Germany’s gross domestic product (GDP) expanded 2.2 percent in the second quarter, according to data on Friday, the strongest three-monthly gain in output
since East and West Germany reunified in 1990.
This followed figures showing that exports, the backbone of the German economy, rocketed 28.5 percent year-on-year in June to reach €86.5 billion ($111.7 billion), close to pre-crisis levels.
Germany has long been lambasted for doing little to get consumers shopping, but a 31.7-percent leap in imports to a record €72.4 billion suggested that consumer demand is also returning to rude good health.
“Exports are doing so well that they are helping to produce more jobs and more wages in Europe and this in turn is producing more domestic demand,” Deutsche Bank senior European economist Gilles Moec told news agency AFP.
Inflation, meanwhile, which has terrified Germans since the harrowing price increases of the inter-war Weimar Republic, remains tame, last hitting an annualised rate of 1.2 percent in July.
The recovery is all the more remarkable considering that the global downturn sparked by the financial crisis in 2008 and 2009 caused Germany’s economy to record its sharpest drop in GDP in the post-war era last year.
Thanks in large part to government schemes, a feared spike in unemployment failed to materialise, with the jobless rate now hovering at 7.5 percent as German firms – whose profits are up – begin hiring again.
But the conservative Christian Democrat Merkel is failing to profit, 11 months after winning a second term.
“The Germans see no link between the good performance of the economy and Merkel’s government,” Gerd Langguth, political scientist at the University of Bonn, told AFP.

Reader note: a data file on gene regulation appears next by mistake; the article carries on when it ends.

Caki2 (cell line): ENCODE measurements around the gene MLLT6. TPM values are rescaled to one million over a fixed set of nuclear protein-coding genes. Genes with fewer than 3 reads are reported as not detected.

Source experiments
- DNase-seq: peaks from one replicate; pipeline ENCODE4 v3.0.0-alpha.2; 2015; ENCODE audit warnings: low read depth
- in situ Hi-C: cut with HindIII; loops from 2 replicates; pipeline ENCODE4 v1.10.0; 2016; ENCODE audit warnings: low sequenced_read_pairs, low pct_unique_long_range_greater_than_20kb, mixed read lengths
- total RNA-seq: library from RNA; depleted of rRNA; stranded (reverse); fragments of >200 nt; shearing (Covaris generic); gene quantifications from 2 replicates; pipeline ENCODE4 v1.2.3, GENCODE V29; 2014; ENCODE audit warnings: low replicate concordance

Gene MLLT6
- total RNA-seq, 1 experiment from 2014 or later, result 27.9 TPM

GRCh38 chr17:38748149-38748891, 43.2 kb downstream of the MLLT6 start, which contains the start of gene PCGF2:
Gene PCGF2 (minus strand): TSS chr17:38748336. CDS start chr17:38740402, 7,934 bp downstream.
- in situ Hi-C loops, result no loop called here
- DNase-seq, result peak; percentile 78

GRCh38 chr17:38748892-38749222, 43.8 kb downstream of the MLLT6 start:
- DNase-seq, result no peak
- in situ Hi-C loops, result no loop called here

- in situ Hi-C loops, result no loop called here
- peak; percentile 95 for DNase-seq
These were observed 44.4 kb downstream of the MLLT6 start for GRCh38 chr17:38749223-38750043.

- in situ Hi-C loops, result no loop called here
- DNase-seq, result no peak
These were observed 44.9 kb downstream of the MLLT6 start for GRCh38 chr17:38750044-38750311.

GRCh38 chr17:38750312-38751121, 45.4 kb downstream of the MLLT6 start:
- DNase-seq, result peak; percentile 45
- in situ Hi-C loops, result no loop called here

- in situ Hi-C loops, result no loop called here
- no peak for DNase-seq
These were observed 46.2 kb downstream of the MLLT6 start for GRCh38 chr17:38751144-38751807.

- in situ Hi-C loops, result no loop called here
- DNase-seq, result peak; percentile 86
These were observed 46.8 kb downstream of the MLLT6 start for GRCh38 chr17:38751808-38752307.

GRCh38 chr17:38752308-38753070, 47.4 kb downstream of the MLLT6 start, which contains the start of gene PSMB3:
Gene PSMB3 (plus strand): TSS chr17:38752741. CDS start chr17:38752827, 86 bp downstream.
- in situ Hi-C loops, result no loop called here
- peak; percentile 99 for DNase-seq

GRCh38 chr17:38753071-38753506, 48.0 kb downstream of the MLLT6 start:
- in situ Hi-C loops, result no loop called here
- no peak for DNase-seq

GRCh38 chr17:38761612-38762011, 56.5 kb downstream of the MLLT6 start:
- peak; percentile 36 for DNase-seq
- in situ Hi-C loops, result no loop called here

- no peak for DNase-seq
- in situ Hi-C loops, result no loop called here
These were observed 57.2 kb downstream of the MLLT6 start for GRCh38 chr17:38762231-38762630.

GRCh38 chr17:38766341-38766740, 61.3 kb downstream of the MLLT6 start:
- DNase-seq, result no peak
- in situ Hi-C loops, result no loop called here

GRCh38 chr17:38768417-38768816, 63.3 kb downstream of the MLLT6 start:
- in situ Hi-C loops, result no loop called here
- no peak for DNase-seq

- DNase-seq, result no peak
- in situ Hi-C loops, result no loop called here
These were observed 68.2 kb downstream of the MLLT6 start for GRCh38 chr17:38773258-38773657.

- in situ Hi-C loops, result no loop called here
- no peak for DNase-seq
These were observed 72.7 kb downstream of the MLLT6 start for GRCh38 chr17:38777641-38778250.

An opinion poll last week by the independent Forsa institute gave her three-way coalition of Christian Democrats (CDU), their Bavarian sister party the CSU, and the pro-business Free Democrats (FDP) just 34 percent of voting intentions.
Voters, analysts say, have been turned off by the apparent indecision and very public squabbling of Merkel’s coalition – a tie-up she chose – and by Merkel’s hesitant handling of the Greek and eurozone crises.
“Voters hate that – they only see indecision,” political scientist Jens Walther at the University of Düsseldorf said of the party infighting.
The parlous state of public finances has meant that the coalition is unable to deliver on pre-election promises of tax cuts, choosing instead to slash spending, while progress on reforming health care and education has stumbled.
“For most people, there is no recovery. They are not earning more, but the costs of life are rising,” political scientist Barbara Riedmueller from Berlin’s Free University told AFP.
In late September, Merkel is expected to say that the life of some of Germany’s nuclear plants will be extended beyond the planned shut-off date of around 2020, in what will be a highly divisive decision.
Environmentalists have promised street protests, and the opposition Greens and the Social Democrats, who pushed through the switch-off while in power in 2000, and who are now riding high in the opinion polls, can’t wait.
A disastrous election result in May in North Rhine-Westphalia, Germany’s most populous state, robbed Merkel’s governing coalition of its majority in the upper house, constricting her ability to pass legislation.
Merkel is facing a “super election year” in 2011 with six of Germany’s 16 states going to the polls, three of them in March.
“Mrs. Merkel is going to have a very tough year,” Langguth predicted.